Interest rates are a vital tool of the monetary policy and are used to control variables like investment, inflation, and unemployment. The Federal Reserve (Fed for short) meets frequently to decide adjustments in interest rates. Most financial institutions, federal agencies and market indices regularly publish the current interest rates.
Websites such as Bankrate.com conduct a weekly national survey of large banks. These surveys track the current interest rates for the most important types of loans including the 30-year fixed rate mortgage, 15-year fixed rate mortgage, 5-year adjustable rate mortgage, 30-year fixed jumbo mortgage, 5-year jumbo adjustable rate mortgage, home equity loans, used and new car loans, certificates of deposit and money market instruments, credit cards and bonds.
Most banks and financial institutions decide their current interest rates based on the federal funds rate. Banks hold reserves at the Fed and the interest they charge each other to provide overnight loans of these federal funds is called the federal funds rate. The Fed implements monetary policy mainly by targeting the federal funds rate.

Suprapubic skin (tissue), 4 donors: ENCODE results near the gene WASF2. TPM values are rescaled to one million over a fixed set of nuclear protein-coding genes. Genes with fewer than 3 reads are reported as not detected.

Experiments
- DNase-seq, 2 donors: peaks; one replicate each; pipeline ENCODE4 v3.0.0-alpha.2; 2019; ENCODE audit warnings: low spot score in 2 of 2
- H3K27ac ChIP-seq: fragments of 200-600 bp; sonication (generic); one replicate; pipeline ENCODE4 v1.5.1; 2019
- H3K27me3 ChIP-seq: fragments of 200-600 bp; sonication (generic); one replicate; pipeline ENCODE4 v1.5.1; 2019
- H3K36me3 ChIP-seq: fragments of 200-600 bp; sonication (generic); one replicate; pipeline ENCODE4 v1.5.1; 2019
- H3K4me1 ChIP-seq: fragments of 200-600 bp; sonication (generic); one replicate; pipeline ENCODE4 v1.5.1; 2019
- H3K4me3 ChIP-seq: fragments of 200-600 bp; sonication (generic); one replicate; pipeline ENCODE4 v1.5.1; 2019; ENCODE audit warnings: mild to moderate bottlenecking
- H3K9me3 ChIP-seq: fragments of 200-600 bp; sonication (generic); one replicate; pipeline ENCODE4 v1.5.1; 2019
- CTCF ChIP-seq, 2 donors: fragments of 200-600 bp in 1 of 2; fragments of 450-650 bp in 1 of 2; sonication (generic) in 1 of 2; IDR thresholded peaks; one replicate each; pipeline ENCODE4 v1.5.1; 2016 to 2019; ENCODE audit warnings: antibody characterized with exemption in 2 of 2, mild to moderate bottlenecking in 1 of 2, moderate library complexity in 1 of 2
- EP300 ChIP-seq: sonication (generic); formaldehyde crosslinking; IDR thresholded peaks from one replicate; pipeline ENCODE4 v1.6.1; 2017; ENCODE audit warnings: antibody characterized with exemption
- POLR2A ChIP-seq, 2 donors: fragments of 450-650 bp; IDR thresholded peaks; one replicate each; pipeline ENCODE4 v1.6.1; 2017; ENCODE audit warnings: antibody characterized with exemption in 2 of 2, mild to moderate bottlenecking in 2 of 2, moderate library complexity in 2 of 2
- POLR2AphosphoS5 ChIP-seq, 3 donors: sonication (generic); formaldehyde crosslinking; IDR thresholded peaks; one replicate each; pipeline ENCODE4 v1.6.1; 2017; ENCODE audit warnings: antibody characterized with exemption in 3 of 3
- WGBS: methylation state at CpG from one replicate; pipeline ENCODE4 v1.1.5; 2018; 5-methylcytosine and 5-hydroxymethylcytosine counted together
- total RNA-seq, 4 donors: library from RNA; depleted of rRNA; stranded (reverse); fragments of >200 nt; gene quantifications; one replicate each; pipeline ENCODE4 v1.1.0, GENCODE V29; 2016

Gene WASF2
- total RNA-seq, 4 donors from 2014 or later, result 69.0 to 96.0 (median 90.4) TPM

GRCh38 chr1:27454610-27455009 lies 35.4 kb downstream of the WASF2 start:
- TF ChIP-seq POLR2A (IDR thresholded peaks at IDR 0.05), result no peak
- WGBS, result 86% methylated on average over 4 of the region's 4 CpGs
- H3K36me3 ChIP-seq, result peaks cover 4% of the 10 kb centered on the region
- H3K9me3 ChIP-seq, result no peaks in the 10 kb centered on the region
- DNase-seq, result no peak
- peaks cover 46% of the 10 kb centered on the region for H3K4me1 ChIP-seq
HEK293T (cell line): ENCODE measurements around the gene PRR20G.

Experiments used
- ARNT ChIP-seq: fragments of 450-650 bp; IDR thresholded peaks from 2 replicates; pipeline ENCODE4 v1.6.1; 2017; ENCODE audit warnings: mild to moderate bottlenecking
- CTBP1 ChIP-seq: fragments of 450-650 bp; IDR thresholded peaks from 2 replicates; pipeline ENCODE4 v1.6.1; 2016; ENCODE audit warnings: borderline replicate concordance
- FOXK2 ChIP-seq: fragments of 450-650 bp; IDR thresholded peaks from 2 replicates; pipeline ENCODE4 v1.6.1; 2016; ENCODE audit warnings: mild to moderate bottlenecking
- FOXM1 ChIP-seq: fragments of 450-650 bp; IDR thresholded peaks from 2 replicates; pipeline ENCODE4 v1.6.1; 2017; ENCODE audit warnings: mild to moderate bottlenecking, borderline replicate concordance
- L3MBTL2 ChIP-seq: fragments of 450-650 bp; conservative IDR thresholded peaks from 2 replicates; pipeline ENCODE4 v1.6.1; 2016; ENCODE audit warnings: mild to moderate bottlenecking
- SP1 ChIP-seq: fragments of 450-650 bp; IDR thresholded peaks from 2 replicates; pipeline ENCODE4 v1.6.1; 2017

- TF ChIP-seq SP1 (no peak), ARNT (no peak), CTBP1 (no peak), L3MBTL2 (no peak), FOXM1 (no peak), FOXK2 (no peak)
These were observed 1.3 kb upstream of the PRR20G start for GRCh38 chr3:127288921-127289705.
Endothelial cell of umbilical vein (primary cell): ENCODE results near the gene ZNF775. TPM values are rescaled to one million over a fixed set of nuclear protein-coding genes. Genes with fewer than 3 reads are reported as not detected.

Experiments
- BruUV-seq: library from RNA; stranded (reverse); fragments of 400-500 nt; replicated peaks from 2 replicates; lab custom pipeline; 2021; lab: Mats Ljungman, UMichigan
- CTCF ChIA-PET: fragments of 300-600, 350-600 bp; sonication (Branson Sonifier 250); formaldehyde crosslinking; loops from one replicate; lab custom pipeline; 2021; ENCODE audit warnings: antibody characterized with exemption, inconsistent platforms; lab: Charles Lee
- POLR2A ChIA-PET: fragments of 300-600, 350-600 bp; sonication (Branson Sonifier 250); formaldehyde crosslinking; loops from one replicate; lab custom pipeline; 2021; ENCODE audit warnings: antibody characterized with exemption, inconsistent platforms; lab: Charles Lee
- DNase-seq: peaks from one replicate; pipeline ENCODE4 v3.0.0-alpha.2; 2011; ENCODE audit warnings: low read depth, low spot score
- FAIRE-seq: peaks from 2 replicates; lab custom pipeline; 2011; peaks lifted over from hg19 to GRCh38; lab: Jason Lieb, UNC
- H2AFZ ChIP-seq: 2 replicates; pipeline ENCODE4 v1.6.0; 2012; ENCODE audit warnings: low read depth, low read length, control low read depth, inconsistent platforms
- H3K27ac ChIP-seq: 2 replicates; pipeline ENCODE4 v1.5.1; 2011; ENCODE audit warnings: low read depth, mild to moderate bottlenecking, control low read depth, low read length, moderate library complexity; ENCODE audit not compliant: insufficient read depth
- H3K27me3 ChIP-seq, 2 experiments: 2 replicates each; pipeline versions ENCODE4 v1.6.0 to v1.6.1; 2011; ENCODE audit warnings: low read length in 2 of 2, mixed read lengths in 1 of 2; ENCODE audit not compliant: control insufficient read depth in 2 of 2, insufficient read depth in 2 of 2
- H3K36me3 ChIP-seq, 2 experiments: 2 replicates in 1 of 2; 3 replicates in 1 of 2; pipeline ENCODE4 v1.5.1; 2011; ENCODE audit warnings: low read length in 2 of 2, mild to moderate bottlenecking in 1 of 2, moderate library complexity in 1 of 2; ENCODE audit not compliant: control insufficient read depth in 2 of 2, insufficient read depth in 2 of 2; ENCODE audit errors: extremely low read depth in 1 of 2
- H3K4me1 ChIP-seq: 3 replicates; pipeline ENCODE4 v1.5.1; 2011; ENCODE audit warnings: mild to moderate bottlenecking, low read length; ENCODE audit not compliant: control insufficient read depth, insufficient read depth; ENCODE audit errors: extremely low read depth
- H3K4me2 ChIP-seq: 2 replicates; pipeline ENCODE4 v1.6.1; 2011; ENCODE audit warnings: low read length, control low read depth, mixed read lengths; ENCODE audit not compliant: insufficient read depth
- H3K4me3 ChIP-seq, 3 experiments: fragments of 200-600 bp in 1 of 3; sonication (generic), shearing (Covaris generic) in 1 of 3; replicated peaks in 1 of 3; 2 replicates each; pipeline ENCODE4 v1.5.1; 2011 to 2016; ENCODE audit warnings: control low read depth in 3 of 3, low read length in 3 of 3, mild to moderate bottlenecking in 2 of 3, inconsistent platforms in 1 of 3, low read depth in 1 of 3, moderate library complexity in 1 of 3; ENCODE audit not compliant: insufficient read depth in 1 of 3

The Federal Reserve is also directly responsible for setting the discount rate, which is the interest rate that banks pay the Fed to borrow directly from it. The Fed usually adjusts the discount rate by 0.25 or 0.5 percent at a time if need be. Both the federal funds rate and the discount rate influence the prime rate, which is usually set about 3 percentage points higher than the federal funds rate. The prime rate is the interest rate that most banks price their loans at for their most creditworthy customers.
It?s important to keep track of current interest rates as they are what you will be charged for a loan. With this knowledge, you can take advantage when rate cuts are announced by the Fed.